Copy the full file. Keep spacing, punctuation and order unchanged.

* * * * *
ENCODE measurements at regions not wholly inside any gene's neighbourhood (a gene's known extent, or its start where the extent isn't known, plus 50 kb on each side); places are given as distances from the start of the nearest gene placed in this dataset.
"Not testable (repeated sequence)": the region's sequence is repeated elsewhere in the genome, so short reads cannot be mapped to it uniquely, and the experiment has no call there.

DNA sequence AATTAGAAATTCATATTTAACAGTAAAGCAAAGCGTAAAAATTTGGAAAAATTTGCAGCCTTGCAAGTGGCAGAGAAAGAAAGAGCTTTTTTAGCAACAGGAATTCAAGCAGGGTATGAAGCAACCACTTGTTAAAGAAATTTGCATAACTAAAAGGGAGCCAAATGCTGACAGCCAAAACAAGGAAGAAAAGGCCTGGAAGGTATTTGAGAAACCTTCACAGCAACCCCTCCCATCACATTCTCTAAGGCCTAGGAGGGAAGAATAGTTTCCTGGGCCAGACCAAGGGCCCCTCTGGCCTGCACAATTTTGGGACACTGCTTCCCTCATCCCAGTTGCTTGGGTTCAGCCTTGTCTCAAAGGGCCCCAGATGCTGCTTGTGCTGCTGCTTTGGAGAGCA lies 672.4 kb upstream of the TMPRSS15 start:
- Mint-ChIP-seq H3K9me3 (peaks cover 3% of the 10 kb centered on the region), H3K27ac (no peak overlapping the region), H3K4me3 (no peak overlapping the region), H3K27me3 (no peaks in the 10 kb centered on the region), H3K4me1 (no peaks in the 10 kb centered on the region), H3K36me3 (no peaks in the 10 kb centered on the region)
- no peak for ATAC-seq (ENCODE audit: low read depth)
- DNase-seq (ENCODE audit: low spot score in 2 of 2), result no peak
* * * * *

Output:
ENCODE measurements at regions not wholly inside any gene's neighbourhood (a gene's known extent, or its start where the extent isn't known, plus 50 kb on each side); places are given as distances from the start of the nearest gene placed in this dataset.
"Not testable (repeated sequence)": the region's sequence is repeated elsewhere in the genome, so short reads cannot be mapped to it uniquely, and the experiment has no call there.

DNA sequence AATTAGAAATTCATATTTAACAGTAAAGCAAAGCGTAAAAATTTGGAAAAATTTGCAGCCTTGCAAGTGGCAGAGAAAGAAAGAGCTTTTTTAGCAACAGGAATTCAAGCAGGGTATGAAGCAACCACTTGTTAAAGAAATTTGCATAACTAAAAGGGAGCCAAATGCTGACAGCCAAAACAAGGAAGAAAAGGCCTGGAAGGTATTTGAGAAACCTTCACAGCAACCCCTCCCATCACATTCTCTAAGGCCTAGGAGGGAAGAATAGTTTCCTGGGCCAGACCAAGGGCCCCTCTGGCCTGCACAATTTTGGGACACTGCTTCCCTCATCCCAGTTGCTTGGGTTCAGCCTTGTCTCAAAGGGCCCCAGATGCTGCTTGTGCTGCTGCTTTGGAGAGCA lies 672.4 kb upstream of the TMPRSS15 start:
- Mint-ChIP-seq H3K9me3 (peaks cover 3% of the 10 kb centered on the region), H3K27ac (no peak overlapping the region), H3K4me3 (no peak overlapping the region), H3K27me3 (no peaks in the 10 kb centered on the region), H3K4me1 (no peaks in the 10 kb centered on the region), H3K36me3 (no peaks in the 10 kb centered on the region)
- no peak for ATAC-seq (ENCODE audit: low read depth)
- DNase-seq (ENCODE audit: low spot score in 2 of 2), result no peak